By David L. Bell, Public Relations Director, Chambers County School Board
FIFTH-GRADERS MASTER THE USE OF GRAPHIC SOURCES
VALLEY – Most people are familiar with the Jeff Foxworthy television show “Are You Smarter Than A Fifth-Grader?” But based on the results of audio-visual projects recently completed by students at Lafayette Lanier Elementary School, you might find that question difficult to answer.
A group of ten fifth-graders applied what they learned in the classroom about graphic sources to create impressive displays of photos, videos, graphs and charts that brought history to life. One of the projects involved a complete account of the Titanic, the infamous cruise ship that struck an iceberg on its maiden voyage and sunk, despite claims by structural engineers that the vessel was “unsinkable.”
Students used sources of information through the internet to research the tragedy and documented their findings in a powerpoint demonstration, complete with photos, graphs, and historical data.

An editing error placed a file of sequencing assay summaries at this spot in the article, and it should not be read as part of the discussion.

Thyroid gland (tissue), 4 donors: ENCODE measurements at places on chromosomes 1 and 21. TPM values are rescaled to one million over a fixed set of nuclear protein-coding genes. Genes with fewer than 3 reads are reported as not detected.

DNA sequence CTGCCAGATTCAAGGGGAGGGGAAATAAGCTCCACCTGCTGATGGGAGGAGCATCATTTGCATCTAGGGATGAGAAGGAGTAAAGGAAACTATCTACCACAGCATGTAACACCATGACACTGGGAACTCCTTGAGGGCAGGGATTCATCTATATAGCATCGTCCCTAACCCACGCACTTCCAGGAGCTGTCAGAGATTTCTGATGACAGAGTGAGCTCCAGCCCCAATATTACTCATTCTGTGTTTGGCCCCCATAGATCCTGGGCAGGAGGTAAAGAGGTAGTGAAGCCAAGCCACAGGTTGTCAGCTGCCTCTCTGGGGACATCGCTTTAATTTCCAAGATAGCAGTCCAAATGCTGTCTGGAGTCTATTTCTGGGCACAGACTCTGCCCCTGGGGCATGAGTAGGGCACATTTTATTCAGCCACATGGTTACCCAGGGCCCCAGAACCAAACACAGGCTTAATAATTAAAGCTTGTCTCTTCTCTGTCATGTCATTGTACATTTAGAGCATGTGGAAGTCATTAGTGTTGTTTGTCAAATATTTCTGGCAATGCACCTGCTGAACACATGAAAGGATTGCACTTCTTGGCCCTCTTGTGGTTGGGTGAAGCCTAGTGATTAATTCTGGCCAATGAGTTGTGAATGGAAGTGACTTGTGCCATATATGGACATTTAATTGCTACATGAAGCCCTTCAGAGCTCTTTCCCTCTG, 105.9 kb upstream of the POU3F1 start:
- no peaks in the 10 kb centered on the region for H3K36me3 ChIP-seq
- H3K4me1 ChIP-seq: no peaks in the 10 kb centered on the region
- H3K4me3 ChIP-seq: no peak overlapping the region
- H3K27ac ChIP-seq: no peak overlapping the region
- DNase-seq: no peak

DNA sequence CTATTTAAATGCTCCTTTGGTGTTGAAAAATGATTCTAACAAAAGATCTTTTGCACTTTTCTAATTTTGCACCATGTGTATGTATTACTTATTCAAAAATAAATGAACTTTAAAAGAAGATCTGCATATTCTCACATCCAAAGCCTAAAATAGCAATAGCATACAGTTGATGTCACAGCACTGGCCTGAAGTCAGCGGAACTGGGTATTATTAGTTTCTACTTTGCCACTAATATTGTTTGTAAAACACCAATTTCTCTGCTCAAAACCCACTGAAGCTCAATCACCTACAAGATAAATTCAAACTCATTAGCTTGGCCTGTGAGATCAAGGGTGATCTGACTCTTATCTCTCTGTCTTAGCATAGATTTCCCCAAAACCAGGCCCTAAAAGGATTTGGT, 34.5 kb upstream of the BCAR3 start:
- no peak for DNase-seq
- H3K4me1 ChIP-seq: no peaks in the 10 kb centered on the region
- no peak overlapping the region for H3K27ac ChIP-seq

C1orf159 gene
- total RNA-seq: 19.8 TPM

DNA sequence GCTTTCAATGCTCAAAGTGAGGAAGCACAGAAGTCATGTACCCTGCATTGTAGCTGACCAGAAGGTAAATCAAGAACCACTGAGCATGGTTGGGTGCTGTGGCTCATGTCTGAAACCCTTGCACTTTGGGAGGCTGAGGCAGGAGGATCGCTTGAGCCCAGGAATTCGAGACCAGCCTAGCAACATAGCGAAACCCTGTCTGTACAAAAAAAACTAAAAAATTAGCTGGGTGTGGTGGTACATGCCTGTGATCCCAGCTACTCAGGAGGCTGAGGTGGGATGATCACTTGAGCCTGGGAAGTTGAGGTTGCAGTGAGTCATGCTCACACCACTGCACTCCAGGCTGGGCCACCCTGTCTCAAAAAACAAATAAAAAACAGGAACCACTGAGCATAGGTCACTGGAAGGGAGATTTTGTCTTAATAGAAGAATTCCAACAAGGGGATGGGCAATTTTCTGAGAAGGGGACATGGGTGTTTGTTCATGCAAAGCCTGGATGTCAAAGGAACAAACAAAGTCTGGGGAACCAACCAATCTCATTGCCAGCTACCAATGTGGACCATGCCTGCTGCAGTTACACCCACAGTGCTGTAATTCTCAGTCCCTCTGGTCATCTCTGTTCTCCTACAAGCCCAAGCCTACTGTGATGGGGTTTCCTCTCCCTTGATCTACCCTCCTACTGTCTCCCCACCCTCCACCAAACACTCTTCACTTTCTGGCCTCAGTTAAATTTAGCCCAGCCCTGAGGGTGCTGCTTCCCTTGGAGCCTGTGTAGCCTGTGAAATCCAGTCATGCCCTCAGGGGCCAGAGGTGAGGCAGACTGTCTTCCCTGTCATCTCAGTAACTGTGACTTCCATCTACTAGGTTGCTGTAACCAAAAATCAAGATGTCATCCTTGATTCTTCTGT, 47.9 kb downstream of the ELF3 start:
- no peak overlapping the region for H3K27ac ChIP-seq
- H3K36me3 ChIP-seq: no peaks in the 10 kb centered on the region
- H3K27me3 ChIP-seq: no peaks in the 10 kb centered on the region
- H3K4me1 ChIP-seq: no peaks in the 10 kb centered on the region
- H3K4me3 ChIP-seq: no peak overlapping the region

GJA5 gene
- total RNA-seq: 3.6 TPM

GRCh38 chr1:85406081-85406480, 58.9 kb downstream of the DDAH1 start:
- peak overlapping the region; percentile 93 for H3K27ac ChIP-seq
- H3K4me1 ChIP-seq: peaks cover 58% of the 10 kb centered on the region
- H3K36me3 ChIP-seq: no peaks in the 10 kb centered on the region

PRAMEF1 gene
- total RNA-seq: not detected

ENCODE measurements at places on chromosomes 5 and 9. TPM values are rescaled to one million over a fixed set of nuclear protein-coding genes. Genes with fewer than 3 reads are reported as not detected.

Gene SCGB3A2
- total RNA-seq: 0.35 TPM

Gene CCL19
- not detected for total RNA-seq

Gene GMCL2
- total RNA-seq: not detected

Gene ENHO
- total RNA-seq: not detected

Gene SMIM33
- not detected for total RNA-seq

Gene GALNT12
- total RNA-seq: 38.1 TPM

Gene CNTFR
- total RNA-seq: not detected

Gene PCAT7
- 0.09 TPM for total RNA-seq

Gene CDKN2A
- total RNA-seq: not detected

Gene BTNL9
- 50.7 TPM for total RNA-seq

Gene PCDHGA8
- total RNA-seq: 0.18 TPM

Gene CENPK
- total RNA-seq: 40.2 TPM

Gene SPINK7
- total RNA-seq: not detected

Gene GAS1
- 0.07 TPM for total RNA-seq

A second team of students chose to research the history of their school, constructed in 1935 through proceeds donated by the man for whom the school is named. The project actually began with the origin of Langdale Mill, the first of several textile manufacturing facilities throughout the Greater Valley Area that would later become West Point Pepperell. Photos were used to illustrate their historical research, including the Cotton Duck kindergarten, Langdale Auditorium, Sears Memorial Hall, and the long-gone Langdale pool.
A third team distributed Google surveys to their fellow students to find out what they liked most about their school and things they would like to see added to the curriculum. Based on the responses provided, the team created graphs and charts to reflect the collected data. Results showed that the current favorite subject is Science, and the majority of students seem to prefer some type of Lego application in future studies.
“Prior to starting their projects, we discussed how graphic sources can be applied to help tell a story and convey information,” said teacher Julie Mitchum. “After sharing basic instructions, the students were then allowed to explore various options to demonstrate the best use of graphic sources to effectively complete their assignments. I could not be more proud of what they accomplished!”
The school history research project is currently on display in the first-floor hallway of Lafayette Lanier Elementary.